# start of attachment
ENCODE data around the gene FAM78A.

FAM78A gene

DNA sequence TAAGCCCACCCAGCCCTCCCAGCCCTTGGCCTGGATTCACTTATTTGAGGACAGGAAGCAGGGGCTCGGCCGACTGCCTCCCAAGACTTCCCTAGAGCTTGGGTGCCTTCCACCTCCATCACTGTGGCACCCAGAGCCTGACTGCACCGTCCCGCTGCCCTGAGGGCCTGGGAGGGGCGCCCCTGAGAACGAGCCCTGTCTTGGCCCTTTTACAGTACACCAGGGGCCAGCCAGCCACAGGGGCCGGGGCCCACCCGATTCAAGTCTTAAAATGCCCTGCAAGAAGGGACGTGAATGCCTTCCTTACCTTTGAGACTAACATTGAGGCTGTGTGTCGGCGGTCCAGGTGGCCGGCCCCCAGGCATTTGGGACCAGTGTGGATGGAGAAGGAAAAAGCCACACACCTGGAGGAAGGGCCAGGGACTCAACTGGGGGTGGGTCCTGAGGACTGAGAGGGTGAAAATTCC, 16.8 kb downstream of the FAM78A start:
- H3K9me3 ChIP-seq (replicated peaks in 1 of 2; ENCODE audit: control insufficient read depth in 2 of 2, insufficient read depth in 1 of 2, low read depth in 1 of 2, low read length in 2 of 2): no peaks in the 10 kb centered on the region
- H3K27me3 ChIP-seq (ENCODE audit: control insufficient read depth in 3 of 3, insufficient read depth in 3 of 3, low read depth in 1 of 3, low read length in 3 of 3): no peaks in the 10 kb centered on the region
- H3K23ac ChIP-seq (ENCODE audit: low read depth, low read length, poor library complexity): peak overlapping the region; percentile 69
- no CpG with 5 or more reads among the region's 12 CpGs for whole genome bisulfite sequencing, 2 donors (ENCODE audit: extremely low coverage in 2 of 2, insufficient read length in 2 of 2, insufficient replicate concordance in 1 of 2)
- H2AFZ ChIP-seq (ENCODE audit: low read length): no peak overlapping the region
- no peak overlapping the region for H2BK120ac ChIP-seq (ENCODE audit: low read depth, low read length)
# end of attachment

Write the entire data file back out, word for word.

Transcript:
ENCODE data around the gene FAM78A.

FAM78A gene

DNA sequence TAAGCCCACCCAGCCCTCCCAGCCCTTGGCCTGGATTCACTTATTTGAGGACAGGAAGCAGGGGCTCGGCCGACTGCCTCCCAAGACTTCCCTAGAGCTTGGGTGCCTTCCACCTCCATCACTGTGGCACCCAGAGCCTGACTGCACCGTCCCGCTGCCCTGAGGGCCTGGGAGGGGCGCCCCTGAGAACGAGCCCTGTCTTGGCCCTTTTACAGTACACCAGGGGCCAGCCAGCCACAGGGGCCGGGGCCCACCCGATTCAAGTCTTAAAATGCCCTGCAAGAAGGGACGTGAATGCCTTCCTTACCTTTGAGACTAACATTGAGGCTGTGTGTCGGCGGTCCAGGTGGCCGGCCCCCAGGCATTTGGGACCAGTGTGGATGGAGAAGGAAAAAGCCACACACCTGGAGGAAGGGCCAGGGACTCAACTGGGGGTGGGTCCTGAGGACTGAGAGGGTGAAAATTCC, 16.8 kb downstream of the FAM78A start:
- H3K9me3 ChIP-seq (replicated peaks in 1 of 2; ENCODE audit: control insufficient read depth in 2 of 2, insufficient read depth in 1 of 2, low read depth in 1 of 2, low read length in 2 of 2): no peaks in the 10 kb centered on the region
- H3K27me3 ChIP-seq (ENCODE audit: control insufficient read depth in 3 of 3, insufficient read depth in 3 of 3, low read depth in 1 of 3, low read length in 3 of 3): no peaks in the 10 kb centered on the region
- H3K23ac ChIP-seq (ENCODE audit: low read depth, low read length, poor library complexity): peak overlapping the region; percentile 69
- no CpG with 5 or more reads among the region's 12 CpGs for whole genome bisulfite sequencing, 2 donors (ENCODE audit: extremely low coverage in 2 of 2, insufficient read length in 2 of 2, insufficient replicate concordance in 1 of 2)
- H2AFZ ChIP-seq (ENCODE audit: low read length): no peak overlapping the region
- no peak overlapping the region for H2BK120ac ChIP-seq (ENCODE audit: low read depth, low read length)